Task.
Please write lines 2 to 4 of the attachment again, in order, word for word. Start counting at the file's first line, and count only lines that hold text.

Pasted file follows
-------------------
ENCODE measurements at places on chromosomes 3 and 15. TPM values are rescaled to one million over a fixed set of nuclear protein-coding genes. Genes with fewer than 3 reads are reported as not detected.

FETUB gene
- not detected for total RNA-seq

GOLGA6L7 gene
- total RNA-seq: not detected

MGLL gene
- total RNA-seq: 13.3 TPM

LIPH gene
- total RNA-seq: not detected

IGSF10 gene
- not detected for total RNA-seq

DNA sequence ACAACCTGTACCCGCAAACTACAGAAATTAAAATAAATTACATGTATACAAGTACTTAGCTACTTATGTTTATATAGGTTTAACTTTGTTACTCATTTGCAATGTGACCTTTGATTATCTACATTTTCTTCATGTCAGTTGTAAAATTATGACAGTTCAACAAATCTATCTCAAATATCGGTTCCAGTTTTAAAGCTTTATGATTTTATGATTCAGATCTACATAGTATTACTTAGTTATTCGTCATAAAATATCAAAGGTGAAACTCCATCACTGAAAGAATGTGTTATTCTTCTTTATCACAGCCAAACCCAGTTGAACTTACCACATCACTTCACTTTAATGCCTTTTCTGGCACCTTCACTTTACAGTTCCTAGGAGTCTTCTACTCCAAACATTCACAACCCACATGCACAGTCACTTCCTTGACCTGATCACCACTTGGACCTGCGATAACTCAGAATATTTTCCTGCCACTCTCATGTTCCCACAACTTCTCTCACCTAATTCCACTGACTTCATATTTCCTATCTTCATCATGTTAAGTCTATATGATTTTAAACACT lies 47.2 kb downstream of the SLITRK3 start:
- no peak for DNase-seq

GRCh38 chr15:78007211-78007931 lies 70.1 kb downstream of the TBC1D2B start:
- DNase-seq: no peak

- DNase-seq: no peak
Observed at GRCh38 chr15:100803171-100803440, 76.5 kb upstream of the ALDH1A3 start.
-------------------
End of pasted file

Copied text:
FETUB gene
- not detected for total RNA-seq

GOLGA6L7 gene